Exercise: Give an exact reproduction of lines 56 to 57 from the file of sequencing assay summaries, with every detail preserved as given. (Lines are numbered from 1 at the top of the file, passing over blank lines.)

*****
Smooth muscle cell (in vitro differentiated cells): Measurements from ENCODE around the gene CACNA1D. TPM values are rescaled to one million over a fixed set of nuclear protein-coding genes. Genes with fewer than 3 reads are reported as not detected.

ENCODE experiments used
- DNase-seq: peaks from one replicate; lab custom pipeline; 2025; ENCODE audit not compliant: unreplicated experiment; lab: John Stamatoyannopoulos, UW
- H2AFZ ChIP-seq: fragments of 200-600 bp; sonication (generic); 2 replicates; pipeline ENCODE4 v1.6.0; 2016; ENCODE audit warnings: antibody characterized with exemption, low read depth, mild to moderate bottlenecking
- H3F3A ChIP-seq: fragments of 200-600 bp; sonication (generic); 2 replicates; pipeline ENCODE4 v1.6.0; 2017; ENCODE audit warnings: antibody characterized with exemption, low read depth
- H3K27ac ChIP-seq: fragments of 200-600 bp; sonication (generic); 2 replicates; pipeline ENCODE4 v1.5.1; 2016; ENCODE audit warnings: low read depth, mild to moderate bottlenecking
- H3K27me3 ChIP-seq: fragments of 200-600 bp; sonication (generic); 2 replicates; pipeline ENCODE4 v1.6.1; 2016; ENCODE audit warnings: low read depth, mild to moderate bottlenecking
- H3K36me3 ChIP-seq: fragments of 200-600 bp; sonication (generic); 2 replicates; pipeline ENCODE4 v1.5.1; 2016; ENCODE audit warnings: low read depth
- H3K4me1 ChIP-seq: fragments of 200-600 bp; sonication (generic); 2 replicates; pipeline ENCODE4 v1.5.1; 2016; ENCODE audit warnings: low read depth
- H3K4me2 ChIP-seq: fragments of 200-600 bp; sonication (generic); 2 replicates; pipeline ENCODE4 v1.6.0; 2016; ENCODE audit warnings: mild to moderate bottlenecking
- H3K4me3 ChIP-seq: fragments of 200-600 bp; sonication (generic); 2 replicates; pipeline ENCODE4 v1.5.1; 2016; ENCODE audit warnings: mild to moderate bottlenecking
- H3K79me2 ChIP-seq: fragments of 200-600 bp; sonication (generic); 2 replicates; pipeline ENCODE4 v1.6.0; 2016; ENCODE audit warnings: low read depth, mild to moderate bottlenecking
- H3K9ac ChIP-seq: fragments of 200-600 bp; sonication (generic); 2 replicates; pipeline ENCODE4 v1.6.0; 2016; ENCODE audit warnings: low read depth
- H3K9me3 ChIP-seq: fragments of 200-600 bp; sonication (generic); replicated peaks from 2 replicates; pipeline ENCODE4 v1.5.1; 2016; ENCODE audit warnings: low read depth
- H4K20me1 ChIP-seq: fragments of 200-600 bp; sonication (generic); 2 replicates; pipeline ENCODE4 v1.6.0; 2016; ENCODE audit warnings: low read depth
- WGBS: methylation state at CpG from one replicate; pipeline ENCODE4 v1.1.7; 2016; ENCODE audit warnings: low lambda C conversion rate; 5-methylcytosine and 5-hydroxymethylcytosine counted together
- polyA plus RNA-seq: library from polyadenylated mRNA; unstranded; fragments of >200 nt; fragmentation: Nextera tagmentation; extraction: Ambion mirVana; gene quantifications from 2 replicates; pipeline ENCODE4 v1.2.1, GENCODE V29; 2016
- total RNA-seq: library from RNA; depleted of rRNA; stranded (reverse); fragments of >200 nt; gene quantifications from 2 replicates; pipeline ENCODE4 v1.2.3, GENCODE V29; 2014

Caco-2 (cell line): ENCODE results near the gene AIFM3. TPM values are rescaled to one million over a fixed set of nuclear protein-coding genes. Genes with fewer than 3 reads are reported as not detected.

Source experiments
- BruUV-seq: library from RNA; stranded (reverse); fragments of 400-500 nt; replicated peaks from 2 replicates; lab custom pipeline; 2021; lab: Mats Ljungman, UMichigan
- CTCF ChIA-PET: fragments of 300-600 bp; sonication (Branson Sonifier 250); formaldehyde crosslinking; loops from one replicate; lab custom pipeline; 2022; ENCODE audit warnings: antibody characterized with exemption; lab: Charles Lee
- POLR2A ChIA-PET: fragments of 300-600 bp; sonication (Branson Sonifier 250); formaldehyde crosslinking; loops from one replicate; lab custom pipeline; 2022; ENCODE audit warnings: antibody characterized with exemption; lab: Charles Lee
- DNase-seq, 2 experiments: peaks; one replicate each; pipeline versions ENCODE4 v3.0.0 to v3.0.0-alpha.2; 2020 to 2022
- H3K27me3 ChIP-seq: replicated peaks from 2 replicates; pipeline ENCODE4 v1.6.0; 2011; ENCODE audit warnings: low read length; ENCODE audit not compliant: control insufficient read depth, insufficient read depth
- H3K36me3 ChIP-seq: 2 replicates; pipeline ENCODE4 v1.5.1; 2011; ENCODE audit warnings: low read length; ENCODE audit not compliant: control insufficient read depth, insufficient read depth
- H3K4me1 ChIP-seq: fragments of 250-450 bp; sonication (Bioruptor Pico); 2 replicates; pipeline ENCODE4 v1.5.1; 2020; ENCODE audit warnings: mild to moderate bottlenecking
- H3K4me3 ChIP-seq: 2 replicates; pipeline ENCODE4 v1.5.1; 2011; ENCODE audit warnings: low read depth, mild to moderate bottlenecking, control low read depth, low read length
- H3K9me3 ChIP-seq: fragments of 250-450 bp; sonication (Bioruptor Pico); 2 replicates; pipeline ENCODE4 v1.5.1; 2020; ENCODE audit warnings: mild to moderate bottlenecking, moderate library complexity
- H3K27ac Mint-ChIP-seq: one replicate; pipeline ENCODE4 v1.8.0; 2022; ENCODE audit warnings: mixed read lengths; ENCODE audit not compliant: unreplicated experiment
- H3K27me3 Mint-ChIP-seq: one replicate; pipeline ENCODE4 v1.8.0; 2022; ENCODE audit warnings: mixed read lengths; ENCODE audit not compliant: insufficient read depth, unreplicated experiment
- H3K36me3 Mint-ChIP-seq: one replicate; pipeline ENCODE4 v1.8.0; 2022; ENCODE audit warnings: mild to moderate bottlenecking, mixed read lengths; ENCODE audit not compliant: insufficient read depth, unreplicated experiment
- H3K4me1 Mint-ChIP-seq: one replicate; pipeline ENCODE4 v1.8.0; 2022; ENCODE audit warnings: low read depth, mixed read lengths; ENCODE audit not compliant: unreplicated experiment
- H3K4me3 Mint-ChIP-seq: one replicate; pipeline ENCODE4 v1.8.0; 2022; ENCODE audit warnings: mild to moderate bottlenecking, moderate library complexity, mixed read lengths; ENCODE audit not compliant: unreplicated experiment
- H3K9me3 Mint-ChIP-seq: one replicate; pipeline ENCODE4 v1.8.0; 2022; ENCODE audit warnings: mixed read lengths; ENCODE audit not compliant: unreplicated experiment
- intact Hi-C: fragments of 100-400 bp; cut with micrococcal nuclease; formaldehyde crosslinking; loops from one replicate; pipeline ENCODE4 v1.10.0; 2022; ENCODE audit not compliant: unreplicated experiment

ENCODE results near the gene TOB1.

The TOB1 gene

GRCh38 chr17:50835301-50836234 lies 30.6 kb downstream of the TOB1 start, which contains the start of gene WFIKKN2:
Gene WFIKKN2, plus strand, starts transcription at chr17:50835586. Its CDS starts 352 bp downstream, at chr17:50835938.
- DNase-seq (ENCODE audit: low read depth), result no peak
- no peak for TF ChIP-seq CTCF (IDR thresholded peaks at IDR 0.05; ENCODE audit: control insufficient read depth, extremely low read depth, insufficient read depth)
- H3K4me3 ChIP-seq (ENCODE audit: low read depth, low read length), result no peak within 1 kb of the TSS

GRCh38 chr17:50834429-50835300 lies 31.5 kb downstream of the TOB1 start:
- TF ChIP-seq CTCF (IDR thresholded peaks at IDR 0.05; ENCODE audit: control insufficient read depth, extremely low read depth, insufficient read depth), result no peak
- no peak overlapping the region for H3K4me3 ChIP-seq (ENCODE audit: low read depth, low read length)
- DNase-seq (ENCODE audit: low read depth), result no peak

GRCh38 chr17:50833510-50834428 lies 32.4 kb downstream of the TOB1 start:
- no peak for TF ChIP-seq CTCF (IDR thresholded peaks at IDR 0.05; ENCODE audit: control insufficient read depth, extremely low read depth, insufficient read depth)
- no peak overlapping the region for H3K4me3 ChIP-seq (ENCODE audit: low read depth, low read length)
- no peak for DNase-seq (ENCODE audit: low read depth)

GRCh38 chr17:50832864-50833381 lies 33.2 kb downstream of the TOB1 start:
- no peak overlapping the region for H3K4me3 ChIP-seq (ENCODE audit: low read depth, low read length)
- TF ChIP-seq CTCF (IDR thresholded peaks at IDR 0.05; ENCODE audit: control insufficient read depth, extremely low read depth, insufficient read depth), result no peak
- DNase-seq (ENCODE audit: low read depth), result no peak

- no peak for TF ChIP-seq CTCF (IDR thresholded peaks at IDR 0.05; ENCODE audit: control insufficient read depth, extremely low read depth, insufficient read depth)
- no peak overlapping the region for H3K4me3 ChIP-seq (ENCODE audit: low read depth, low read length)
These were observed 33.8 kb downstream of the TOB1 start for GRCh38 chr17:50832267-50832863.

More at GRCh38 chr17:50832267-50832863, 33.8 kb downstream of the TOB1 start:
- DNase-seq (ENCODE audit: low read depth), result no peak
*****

- no peak for TF ChIP-seq CTCF (IDR thresholded peaks at IDR 0.05; ENCODE audit: control insufficient read depth, extremely low read depth, insufficient read depth)
- no peak overlapping the region for H3K4me3 ChIP-seq (ENCODE audit: low read depth, low read length)